Fatalities have soared with the proliferation of motorcycles
With highway fatalities soaring to levels reminiscent of
wartime body counts, Vietnam has said "enough" and
implemented a safety program that targets the culprits and
the victims of the carnage– motorcyclists without helmets.
The centerpiece of this campaign to cut road deaths and save
an estimated $85 million a year in related costs is phasing
in a mandatory helmet law, which, so far, just about everyone
"Helmets won't reduce the number of accidents, though
they might reduce skull injuries," said university student
Thanh Lam, 22. "What officials should do is organize
and manage traffic well, then let people decide if they want
to wear a helmet. But I do agree there's a problem."
With only 8,530 miles of paved roads, Vietnam may well have
the world's deadliest highway system. Every day, about 20
people are killed on it–the equivalent of a fully loaded
747 jetliner crashing every three weeks–and about 40 people
are left with brain damage or other permanent disabilities.
Eighty percent of the victims ride 125- cc motorcycles.
The costs associated with the road carnage consume 90% of
the national health budget and have so overwhelmed city hospitals
that doctors have had to adopt triage systems. One hospital
alone, Cho Ray in Ho Chi Minh City, loses an average of three
patients a day as a result of motorcycle accidents. Safety
experts say helmets would reduce the number of dead and injured
by 80% to 90%.
"It seems insane for Vietnam to have made a huge investment
in its people in social spending since the war, then to be
losing a good part of the next generation to deaths that could
be prevented," said Greig Craft, an American who has
lived in Hanoi since 1991 and has set up the Asia Injury Prevention
Foundation. One of its goals is to provide motorcycle riders
and passengers with specially designed helmets at cost.
Craft recently brought in his first shipment of more than
1,000 lightweight, vented helmets, made by Troxel Cycling
& Fitness of San Diego. With a sturdy shell and extra
foam to protect the skull, they cost less than $10 each–compared
with $50 here for many imported helmets, an amount that stretches
the budgets of even middle-class citizens, and $7 for locally
made ones that can hardly withstand a hearty gust of wind,
much less a collision at 20 mph.
In many ways, the highway slaughter that Craft, the government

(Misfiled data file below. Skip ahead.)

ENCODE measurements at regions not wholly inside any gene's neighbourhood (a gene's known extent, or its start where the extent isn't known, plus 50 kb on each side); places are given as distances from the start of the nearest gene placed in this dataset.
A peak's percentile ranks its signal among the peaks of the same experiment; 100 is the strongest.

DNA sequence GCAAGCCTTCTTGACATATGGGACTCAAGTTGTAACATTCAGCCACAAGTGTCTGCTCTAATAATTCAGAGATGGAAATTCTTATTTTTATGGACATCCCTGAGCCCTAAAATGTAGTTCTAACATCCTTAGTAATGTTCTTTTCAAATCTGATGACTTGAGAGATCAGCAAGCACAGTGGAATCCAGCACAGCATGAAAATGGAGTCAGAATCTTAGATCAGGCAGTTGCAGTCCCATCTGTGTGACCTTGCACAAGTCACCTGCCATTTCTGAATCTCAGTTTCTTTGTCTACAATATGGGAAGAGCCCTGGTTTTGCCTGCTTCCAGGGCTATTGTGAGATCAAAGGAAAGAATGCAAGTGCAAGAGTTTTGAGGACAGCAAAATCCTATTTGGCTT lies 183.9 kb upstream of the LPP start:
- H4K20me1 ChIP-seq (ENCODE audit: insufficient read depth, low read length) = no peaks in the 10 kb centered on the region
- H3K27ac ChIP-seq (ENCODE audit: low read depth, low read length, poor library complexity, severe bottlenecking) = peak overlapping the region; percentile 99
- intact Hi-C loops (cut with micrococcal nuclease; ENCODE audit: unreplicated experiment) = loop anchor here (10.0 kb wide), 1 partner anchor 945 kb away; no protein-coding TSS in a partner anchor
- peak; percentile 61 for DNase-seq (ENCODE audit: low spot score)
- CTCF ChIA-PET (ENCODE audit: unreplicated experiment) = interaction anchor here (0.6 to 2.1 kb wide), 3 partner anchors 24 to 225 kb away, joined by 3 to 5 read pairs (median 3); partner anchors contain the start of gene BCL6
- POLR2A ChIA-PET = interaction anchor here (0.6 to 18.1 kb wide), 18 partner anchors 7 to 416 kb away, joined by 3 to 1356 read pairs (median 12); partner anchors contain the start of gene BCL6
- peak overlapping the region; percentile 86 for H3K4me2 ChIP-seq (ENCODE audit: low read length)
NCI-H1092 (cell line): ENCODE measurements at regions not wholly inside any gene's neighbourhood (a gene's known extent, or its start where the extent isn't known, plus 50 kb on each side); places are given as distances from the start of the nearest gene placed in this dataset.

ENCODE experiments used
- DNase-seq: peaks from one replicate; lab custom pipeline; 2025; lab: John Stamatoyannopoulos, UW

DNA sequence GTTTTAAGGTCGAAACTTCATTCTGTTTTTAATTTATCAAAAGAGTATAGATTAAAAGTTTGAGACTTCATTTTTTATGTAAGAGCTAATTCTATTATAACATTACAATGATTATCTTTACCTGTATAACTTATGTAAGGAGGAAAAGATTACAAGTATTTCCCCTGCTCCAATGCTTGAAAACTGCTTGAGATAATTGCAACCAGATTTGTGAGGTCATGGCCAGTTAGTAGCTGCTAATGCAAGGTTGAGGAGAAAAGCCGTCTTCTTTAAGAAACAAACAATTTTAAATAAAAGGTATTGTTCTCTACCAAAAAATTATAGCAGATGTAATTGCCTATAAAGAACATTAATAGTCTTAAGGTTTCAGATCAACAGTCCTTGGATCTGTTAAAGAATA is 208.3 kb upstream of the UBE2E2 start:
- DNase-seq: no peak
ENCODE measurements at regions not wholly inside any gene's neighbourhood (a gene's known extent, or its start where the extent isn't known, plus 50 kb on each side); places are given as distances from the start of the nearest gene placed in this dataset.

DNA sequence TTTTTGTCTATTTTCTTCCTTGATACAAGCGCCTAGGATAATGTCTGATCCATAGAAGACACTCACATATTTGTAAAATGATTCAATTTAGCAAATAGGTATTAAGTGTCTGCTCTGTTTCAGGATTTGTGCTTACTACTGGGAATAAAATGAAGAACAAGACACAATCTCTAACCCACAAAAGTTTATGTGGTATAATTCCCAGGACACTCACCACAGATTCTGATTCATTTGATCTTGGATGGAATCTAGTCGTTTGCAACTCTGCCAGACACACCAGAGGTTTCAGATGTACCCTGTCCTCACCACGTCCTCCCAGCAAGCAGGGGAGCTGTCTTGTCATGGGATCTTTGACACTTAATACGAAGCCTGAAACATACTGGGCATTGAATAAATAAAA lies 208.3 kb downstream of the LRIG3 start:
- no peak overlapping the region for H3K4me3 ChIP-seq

and various international agencies have taken on is a result
of the Communist leadership's decision to move toward a free-market
The resulting new prosperity has enabled 6 million Vietnamese
to turn in their bicycles and buy 125-cc motorcycles–the
largest engine allowed without a special permit (average cost:
$2,400). The problem is that very few owners have learned
to drive properly.
Unlike in the U.S., alcohol is responsible for relatively
few road fatalities in Vietnam, a government survey has shown.
Nor is speed usually a contributing factor, given the congestion
on city streets and the rough road conditions of the countryside.
Nearly 80% of accidents, officials reported, occur because
drivers "do not follow the rules."
The effect is that Vietnam's streets are about as orderly
as a carnival bumper-car ride. Motorcyclists feel free to
ignore red lights and one-way street signs. They speed blindly
through intersections, believing that the beep of their horns
gives them the right of way. They load down their Hondas with
two and three passengers or with pigs, vegetables and sundry
goods piled sky-high and tied to the rear rack.
The mandatory use of helmets on selected national highways
and on urban thoroughfares came into effect Sept. 1, but an
informal police survey indicated that fewer than 3 in 10 cyclists
have been in compliance. In January, helmets will be required
on all roads, excluding those in city centers. The Transportation
Ministry has asked the government to approve a $3.50 fine
for violating the law.
"Right now, people view helmets as hot, expensive, inconvenient,"
said Bui Tuynh Long of the National Traffic Safety Committee.
"It will take time and education to change their habits.
. . . But when people understand how many lives will be saved,
I think you'll see them putting on helmets."
Terry Bilt contributes and publishes news editorial to http://www.all-motorcycle-helmets.com.
A buyers guide to all types of motorcycle helmets plus shields, googles, custom and wired radio helmets.